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    $\begingroup$ I wrote what an answer can include (not that each answer must include all of these); my answer is written as a general one not only for this specific question. Granted, in some cases one or the other point might not be appropriate. For the specific case: as I remarked the presentation given by OP seems not quite correct. One could focus on points of imprecision and explain the details there. $\endgroup$ – quid Aug 5 '15 at 21:29
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    $\begingroup$ I try to avoid the cursory inspection approach that you disdainfully apply. To answer the OP's question, you need to read the paper she was asking about. Have you done that? $\endgroup$ – Rob Arthan Aug 5 '15 at 21:30
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    $\begingroup$ For the second time, no I did not, but neither did I answer the question. (But I answered some question or maybe several of that user some time ago.) I do not know what is disdainful about pointing out that contrary to what OP wrote not each element of $F[t, t^{-1}]$ is a power of $t$. OP explicitly asks if there are errors. To identify this error I do not need to read the paper. OP making this false assertion, suggest they are confused about the approach there. An answer could and should address such errors. Why didn't you point out this problem? $\endgroup$ – quid Aug 5 '15 at 21:52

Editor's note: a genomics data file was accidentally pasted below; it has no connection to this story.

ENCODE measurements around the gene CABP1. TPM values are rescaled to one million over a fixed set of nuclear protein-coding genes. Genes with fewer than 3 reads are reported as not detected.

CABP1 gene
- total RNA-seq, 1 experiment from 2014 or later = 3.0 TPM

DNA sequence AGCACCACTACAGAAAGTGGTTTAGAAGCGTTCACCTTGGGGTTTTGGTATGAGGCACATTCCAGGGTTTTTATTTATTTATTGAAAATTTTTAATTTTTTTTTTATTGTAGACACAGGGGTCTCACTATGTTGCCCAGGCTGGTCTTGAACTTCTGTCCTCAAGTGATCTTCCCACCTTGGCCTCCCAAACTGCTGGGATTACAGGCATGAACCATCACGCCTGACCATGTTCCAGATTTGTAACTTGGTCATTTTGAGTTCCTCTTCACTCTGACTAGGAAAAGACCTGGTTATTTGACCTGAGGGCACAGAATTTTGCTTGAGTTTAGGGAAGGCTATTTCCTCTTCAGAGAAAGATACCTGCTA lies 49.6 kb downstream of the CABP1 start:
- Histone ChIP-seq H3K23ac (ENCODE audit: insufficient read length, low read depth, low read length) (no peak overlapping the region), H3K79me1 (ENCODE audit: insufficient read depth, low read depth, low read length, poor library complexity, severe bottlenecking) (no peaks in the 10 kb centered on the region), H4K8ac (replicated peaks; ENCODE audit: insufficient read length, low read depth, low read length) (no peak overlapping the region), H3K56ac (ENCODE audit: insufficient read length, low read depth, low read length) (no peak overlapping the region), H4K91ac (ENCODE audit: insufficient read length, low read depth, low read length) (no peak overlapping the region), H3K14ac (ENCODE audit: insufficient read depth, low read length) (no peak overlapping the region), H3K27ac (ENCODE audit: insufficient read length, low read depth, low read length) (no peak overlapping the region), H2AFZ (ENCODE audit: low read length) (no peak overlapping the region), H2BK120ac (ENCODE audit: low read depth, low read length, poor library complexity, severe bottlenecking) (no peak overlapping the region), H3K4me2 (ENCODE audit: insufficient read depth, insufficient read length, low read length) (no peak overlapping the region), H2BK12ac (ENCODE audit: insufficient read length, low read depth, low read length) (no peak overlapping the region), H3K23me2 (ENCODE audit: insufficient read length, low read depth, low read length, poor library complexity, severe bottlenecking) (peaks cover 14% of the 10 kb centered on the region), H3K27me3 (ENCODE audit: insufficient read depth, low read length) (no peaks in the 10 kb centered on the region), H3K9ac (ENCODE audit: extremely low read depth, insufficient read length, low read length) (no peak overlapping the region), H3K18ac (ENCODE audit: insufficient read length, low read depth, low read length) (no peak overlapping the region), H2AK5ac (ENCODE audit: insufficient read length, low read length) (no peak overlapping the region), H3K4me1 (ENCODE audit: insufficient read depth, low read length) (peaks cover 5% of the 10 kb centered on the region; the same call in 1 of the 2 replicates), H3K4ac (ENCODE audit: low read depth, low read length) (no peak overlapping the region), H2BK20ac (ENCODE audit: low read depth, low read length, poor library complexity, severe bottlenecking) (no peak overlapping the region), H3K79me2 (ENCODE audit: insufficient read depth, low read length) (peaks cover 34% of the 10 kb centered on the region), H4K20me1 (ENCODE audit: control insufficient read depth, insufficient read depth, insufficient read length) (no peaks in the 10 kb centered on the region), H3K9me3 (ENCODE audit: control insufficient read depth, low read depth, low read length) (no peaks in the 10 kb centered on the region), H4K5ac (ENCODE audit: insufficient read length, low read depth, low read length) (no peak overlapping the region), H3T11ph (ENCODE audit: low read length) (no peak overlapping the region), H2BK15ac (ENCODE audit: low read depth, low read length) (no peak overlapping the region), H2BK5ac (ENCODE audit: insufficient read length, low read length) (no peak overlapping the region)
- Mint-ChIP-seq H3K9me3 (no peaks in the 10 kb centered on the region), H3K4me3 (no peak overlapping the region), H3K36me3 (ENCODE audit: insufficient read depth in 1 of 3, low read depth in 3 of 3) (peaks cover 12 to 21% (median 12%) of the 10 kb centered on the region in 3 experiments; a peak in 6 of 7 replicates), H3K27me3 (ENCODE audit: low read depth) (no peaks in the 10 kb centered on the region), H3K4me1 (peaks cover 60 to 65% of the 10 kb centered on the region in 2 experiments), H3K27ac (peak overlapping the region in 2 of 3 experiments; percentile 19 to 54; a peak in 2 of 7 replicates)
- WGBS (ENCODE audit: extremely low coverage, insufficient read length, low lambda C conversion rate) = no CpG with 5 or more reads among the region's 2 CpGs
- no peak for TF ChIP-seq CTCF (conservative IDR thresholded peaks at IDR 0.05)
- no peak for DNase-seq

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    $\begingroup$ because it was of little concern to the OP's understanding of the paper. $\endgroup$ – Rob Arthan Aug 5 '15 at 22:01
  • $\begingroup$ Even if you believe this is the case, to discuss this would seem like a good way to expand you answer a bit, and in doing so you'd address the concerns, the expression of which seems to have prompted your post here. $\endgroup$ – quid Aug 5 '15 at 22:10
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    $\begingroup$ I don't really agree, but I guess it is a matter of approach. My inclination is to answer a question as asked and see what the follow-up is. On reflection, I think I now appreciate your point of view which is (forgive me if I am wrong) to try to anticipate other concerns that the OP might have. Shall we agree to differ? (PS. I didn't downvote your answer and have just upvoted it.) $\endgroup$ – Rob Arthan Aug 5 '15 at 22:17
  • $\begingroup$ Yes, I agree. Typically, I'd try to give at least some bit of additional information, for OP or at least other reader. But related inquiries come up with some frequency. So it is certainly a situation where approaches do differ. $\endgroup$ – quid Aug 5 '15 at 23:15
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    $\begingroup$ many thanks for your input. It is much appreciated. $\endgroup$ – Rob Arthan Aug 5 '15 at 23:19